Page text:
I had never written much by way of nonfiction before then; I didn’t think it was a craft I could master. I’d written stories, sure, but all fiction. Writing about myself, my real self, was different. I found myself there, again, with that paper and pen. I made a decision to cry my tears and then stuff them inside and not talk about it, but I wrote about it. No one would hear me, but I knew that people would read. For me, writing was talking. In many ways, it still is. But I found it hard to write, to say, rape. It’s such a powerful word. I’d see it and my hands would start to shake. My breath would grow stuttered. My body would grow cold.

But rape is just a word. A noun. I decided to look it up, to take it back. To make it mine, in the only way I could–by writing it down. Webster Dictionary has several definitions for said noun, including:

  1. Unlawful sexual activity and usually sexual intercourse carried out forcibly or under threat of injury against a person’s will
  2. An outrageous violation
  3. An act or instance of robbing or carrying away a person by force

Rape is also a verb.

  1. To commit rape on
  2. To seize and take away by force.

And at its best, an agricultural term:

  1. An Old World herb of the mustard family
  2. A plant related to mustard that is grown for animals to graze on
  3. Rapeseed; bird food
  4. The pomace of grapes left after expression of the juice

That last definition is my favorite; the idea that the use of the word rape as a sexual assault term came from the concept of squeezing a grape so hard that you force the literal guts out of it.

The grape didn’t ask to be raped.

I didn’t either.

Once upon a time, I wrote a story about a coyote and a little woodland creature. A rabbit, maybe? I can’t find it now, but it was your basic fairytale–the rabbit happily ran through the forest with all of its rabbit friends, oblivious of the existence of the coyote. The coyote loved the rabbit, so he followed it everywhere, always careful to stay at a distance. One day, the coyote tried to eat the rabbit. The rabbit got away, survived, but it always remembered what the coyote howled after the rabbit jumped from its gaping maw: Say nothing. Trust no one.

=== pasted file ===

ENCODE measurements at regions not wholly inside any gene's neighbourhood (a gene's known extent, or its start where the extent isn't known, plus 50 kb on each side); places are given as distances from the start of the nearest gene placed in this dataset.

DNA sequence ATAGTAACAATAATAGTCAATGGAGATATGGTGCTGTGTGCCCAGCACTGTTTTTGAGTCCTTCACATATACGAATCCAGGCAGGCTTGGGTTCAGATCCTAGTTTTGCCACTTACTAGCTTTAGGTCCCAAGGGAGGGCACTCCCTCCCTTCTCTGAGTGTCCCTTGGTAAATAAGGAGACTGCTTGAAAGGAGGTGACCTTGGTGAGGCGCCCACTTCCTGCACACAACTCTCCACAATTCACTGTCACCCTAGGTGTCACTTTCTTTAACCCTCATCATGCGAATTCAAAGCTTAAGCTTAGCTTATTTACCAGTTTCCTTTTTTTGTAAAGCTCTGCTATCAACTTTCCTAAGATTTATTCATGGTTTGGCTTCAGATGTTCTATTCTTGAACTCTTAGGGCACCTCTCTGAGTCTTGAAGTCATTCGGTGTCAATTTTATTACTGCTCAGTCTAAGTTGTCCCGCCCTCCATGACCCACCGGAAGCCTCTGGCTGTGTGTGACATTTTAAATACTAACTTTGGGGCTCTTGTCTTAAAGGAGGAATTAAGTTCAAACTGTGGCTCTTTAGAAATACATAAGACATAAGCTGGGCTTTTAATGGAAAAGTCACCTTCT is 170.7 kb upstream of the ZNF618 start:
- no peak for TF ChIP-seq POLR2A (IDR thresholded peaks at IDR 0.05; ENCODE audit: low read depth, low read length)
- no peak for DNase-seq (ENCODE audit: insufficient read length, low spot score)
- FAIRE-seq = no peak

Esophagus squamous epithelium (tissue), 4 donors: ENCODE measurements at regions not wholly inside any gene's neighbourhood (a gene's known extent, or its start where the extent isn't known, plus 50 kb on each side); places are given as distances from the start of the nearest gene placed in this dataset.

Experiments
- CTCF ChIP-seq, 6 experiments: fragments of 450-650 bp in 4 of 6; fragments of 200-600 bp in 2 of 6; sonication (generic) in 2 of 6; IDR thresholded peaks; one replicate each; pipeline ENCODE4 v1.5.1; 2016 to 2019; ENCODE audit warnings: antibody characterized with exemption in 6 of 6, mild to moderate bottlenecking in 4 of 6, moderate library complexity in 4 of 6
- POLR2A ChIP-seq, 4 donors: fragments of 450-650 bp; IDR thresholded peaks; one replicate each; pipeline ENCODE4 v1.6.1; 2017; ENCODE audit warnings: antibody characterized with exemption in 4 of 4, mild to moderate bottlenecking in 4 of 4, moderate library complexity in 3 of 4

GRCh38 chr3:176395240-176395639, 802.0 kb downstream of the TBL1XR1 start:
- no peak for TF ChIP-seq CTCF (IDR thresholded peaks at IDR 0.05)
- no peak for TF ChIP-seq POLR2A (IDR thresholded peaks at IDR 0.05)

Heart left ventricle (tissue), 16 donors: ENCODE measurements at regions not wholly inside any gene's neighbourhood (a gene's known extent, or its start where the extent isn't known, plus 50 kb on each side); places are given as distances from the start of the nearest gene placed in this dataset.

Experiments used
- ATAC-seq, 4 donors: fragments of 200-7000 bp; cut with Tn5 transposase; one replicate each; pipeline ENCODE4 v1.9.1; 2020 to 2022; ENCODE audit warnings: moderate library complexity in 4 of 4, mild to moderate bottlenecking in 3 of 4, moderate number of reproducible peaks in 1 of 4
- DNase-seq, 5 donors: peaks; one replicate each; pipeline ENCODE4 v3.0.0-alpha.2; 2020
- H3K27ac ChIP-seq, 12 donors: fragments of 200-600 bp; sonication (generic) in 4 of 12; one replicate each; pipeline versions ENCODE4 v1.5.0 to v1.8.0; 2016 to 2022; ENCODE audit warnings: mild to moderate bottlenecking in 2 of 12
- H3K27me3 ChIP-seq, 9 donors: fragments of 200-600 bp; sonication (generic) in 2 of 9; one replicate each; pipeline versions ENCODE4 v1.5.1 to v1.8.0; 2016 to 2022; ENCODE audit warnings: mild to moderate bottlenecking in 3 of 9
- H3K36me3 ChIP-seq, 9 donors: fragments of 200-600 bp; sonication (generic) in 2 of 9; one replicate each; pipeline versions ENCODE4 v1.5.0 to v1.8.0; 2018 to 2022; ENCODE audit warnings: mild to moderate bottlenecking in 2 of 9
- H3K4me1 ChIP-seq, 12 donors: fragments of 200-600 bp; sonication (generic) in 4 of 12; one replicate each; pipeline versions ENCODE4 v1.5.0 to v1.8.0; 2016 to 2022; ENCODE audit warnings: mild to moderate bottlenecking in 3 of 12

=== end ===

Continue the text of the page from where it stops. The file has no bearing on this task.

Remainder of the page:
It’s obvious. The coyote is my rapist, and the rabbit is me. But I couldn’t say that then. I can say it now. Because rape? It’s a verb, it’s a noun, it’s a thing that happened to me, but not a thing I asked for. Not a thing I deserved.

I have written so many pages of material on being raped, about rape, about surviving. I will never grow tired of writing about it, because I think that the issue needs to be talked about. The most important thing I’ve learned through my writing is that I need to make myself show up. Not just be physically present, but really show up, let my walls down, present myself, my story, with no apologies, and be there to be with it. To sit with it. To own it. Because that’s the most important part of my experience–not how well I write it, but how well I own it. How well I use it to help others over feeling sorry for myself.

Every time I’ve kept silent, hidden myself, my story, every time I tell myself I’m not worth as much as other people, every time I think about giving up, I am giving my attacker what he wanted all along. I am letting him own me. I am letting him win. It’s important, I think, to own the word and therefore the experience, to draw the map of that violation on our bodies, to write and speak our stories to reach others who share our stories so that we all know that we aren’t alone.

We aren’t alone.

I learned that being abused was normal. I learned that my attacker had the power, that I had none of it. But the word rape belongs to me now, and I own the power over all of these experiences. Someone important to me told me today: “We have to wrap them up and store them and start over. Consider it like moving. When you move from one place to another, you pack up what you need and want to take with you and leave the rummage behind for the pickers. LEAVE IT BEHIND. It is a mental choice to move forward, and it is the hardest thing you will do.”

It took me a long time to find one person who truly understood who I was, what I’d been through. One person who I could be myself with, no apologies. I found that friendship through writing. I kept writing, and suddenly I had two people. Two people who understood. And then more. I don’t know where I’d be without them now, and I wish that everybody could have this. A safe space. People to talk to, that they trust. This week, I stopped using my pen name. I started being myself. I wrote my experience, I owned my experience. I put my name on that experience and I sat with it and proudly said, “Yes, this happened to me. And I survived it.”

I want to create that safe space, here. Together, we write. This is how we speak. And as we speak, we pack things up. We command them, we control them, we bend and shape them to our will, and no one else’s. And then, emotionally, we leave them behind. We write, we move forward. It is a mental choice, to move forward, and it is the hardest thing we will ever do.